Monday, January 18, 2010


Funny how people see things so differently.

I've been intrigued by the film "The Book of Eli" since I saw the trailers several weeks ago. I know it's violent and has bad language but two facts about it stood out: the story is about a man trying to save the Bible and Denzel Washington is the star.

I've seen some of Denzel's films that have spiritual themes, like "Man on Fire." I believe he's a Christian man who is raising children to be believers. Would he go against his deep beliefs to make films that denigrate his faith? I don't see how a person can do that.

One of my blog friends saw Eli and recommended it. I plan for us to go see it this week (if everything works out.)Another friend, who is a believer, saw it but saw nothing good in it. She only saw the violence and heard the bad language.

Last night, at small group, I made a statement that evidently isn't believed by some in the group. (That happens A LOT!) One person wanted to get right into a sword fight (giving scriptures to back up his belief, then I would give a scripture to back up mine, etc.) I stopped him. We will never agree on this subject. I have reasons for my belief and he has reasons for his. As far as I was concerned we could just disagree and let it go. He didn't feel the same way and had to take me aside to press his point. Although I continued to tell him I wouldn't agree with him, he couldn't give up. He absolutely believes he is right and I'm wrong.

Now why can't we just disagree?

I've been where he is before and pressed my beliefs, not in a kind and gentle way either. I may still do it more than I want to, but in my own heart I just want to allow God, not me, to change people's minds if they need changing.

It's amazing how God created us each to be so different. We don't look alike and don't think alike. For that reason Paul tells us in Colossians 3 to "Bear with each other." The Amplified Bible puts it this way: "Be gentle and forbearing with one another, and, if one has a difference against another, readily pardoning each other; even as the Lord has freely forgiven you, so you must also forgive. And above all these put on love and enfold yourselves with the bond of perfectness (which binds everything together completely in ideal harmony.)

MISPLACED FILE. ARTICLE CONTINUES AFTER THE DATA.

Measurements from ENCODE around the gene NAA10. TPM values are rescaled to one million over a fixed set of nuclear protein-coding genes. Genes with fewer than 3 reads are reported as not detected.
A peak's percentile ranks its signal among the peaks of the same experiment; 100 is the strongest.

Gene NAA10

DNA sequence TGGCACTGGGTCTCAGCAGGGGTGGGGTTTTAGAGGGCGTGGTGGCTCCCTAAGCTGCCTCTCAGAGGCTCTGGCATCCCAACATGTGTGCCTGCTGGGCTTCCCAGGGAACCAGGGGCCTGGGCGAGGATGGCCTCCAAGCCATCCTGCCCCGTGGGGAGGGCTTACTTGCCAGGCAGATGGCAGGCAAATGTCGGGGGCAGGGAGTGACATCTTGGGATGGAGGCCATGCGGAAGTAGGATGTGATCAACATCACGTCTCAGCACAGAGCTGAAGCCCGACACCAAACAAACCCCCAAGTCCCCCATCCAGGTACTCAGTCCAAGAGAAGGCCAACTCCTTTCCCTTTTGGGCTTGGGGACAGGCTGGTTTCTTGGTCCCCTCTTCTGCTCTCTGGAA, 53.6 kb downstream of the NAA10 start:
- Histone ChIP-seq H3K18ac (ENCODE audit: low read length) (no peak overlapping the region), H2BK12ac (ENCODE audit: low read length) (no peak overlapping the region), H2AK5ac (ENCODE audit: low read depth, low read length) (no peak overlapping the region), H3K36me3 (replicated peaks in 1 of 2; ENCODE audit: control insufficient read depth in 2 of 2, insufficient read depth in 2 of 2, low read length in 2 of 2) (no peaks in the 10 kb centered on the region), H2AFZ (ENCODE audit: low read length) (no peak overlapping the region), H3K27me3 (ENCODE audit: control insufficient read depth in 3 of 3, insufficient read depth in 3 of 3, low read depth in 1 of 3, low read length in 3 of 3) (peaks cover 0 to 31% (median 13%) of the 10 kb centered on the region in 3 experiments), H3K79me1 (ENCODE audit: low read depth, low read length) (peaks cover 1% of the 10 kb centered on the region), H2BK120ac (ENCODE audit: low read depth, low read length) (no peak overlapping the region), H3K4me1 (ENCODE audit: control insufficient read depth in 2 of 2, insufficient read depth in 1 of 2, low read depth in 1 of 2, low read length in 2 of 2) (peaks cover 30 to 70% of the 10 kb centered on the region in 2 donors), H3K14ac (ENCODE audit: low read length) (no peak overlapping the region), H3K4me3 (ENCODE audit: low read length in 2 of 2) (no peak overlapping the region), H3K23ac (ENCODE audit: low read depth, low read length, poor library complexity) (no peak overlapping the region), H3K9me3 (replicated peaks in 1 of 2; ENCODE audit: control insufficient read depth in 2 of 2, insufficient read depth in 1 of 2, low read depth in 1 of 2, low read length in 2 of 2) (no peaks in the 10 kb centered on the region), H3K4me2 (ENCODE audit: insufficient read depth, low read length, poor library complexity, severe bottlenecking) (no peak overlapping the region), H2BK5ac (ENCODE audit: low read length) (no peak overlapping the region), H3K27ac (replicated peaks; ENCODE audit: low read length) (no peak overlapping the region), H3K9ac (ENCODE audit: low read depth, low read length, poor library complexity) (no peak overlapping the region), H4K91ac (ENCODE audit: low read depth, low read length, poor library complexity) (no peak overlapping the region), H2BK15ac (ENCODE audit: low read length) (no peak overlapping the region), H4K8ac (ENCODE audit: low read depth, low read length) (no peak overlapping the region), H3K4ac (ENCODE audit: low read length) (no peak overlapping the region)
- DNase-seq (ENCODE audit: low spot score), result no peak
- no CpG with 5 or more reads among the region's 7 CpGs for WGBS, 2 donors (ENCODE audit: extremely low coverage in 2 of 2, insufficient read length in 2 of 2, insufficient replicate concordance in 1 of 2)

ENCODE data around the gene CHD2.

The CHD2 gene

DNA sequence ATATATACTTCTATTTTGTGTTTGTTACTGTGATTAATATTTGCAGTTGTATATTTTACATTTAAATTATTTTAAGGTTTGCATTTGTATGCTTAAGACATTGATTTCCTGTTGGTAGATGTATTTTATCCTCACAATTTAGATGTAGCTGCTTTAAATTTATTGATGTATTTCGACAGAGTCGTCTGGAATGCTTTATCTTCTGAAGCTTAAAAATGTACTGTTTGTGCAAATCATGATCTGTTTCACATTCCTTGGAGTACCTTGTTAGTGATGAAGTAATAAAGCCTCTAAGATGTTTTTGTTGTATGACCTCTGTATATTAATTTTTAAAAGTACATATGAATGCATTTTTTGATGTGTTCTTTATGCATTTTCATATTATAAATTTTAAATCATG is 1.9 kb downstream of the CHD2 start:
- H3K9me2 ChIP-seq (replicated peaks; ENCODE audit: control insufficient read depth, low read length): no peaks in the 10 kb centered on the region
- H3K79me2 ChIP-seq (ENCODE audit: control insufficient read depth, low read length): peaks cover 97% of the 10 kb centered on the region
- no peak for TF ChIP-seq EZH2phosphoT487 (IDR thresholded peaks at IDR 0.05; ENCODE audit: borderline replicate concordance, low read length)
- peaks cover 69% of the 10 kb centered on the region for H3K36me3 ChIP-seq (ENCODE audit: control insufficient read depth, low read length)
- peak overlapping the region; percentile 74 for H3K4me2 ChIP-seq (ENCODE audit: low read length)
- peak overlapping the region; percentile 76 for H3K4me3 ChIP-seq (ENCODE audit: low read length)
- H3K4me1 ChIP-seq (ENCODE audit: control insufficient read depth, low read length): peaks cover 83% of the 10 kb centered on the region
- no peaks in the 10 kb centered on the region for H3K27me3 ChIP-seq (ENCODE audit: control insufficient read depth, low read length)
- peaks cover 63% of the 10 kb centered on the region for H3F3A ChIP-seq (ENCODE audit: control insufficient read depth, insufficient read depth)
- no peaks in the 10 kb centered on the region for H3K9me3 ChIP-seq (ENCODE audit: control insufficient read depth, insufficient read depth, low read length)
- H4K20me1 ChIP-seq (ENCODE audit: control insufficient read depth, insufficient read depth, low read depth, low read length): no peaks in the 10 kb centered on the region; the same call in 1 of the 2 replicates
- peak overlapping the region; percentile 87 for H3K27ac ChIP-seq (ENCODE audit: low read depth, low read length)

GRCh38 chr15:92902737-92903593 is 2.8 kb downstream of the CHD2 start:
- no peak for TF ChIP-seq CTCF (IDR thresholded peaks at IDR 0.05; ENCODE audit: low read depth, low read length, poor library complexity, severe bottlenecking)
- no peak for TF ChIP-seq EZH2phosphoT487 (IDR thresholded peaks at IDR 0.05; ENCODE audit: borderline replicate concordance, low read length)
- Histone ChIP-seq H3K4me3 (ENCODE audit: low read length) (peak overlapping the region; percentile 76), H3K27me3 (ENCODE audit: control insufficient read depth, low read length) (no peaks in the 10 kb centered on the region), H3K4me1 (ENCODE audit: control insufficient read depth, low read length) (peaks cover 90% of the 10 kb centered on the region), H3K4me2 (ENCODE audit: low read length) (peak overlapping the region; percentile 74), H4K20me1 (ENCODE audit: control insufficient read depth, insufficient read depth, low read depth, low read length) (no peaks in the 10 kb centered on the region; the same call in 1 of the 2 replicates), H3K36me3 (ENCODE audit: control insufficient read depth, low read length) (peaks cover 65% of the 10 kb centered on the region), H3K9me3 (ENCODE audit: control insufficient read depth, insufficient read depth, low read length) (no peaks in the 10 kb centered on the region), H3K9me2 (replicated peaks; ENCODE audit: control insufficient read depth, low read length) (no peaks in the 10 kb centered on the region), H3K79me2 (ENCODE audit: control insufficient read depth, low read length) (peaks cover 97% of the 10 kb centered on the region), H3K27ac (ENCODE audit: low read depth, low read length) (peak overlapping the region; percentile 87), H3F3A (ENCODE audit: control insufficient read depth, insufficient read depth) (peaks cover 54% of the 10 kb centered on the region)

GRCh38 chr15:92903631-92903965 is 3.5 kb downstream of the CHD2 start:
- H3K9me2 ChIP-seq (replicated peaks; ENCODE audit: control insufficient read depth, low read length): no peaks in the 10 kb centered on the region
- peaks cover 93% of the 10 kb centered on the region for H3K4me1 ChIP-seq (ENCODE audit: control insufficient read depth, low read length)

Once someone tells me they don't agree with me, is it up to me to change their mind? Only if it is a matter of life and death. Evidently the person last night considers his opinion that kind of matter. But once I hear someone say, "I don't agree with you and I have my own reasons for my belief," I need to back off. Even when I told this person some of the reasons for my belief (which I shouldn't have bothered to tell), he let me know my experience was probably false.

I wish I had been more loving in my past with people who disagreed with me, but that's done. I can regret it, but better yet, I can learn from it. My prayer is for this man to only hear from God Himself and not from any past judgements. That's the same prayer I pray for myself.


  1. All we can do is move on and do things differently in the future. I, too agree it is often best to agree to disagree. I believe that would be the example JESUS set for us. We are not justifying someones beliefs or morals when we agree to disagree. As a matter a fact we are standing firm on our beliefs...but with LOVE!
    Blessings, andrea

  2. Thank you for the sincerity of this post. I do think that the ability to discuss topics on which we disagree is an ESSENTIAL part of democracy, and the fact that most people just scream at each other these days is why our democracy is not thriving. I respect anyone who believes in something so strongly that he will try to convince me of his view, for my own good. At the same time, we have to sense when someone else is not open to a different viewpoint, and move on. That's just common sense and good manners. Few opinions are changed overnight.